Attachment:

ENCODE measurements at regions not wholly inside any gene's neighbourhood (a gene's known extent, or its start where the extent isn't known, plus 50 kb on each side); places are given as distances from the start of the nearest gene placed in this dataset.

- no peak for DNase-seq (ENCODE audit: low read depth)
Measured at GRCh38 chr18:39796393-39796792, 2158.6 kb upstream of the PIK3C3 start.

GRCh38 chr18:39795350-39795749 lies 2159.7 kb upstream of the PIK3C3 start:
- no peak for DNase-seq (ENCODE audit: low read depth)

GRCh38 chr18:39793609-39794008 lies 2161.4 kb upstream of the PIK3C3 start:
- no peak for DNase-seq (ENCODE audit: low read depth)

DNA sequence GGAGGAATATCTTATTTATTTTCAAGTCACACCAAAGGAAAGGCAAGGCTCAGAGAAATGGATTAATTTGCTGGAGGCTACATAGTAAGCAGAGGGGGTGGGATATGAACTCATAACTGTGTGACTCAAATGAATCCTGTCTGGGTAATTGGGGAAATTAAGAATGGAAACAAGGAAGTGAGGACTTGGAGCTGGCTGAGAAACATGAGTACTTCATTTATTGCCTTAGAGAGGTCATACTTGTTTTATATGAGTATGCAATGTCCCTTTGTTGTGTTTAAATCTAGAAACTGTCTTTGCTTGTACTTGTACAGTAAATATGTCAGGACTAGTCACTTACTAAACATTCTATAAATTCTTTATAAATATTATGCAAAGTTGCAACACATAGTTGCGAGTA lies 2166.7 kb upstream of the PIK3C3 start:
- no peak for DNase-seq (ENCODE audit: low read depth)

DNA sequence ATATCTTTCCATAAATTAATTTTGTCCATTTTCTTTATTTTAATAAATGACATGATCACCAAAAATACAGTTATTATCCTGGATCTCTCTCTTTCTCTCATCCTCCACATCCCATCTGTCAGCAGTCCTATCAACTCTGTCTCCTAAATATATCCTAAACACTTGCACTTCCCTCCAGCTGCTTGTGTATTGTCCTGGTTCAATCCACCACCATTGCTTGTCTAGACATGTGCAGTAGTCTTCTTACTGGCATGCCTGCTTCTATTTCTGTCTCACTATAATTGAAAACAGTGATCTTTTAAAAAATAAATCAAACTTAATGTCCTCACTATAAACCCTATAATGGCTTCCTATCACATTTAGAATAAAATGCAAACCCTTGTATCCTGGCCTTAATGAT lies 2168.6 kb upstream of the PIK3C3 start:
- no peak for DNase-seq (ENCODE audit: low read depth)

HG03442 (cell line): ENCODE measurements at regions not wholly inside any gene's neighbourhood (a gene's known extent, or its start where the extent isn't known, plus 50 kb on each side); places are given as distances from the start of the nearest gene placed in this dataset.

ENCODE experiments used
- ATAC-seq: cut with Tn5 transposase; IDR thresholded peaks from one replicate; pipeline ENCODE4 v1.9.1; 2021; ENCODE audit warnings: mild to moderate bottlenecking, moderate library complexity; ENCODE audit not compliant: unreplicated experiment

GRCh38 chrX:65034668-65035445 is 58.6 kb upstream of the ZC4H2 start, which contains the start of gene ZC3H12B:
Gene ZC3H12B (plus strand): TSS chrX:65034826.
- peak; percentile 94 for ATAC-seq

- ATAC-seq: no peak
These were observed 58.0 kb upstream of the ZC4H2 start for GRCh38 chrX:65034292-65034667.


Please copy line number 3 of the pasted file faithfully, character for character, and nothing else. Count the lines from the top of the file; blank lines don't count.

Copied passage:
Measured at GRCh38 chr18:39796393-39796792, 2158.6 kb upstream of the PIK3C3 start.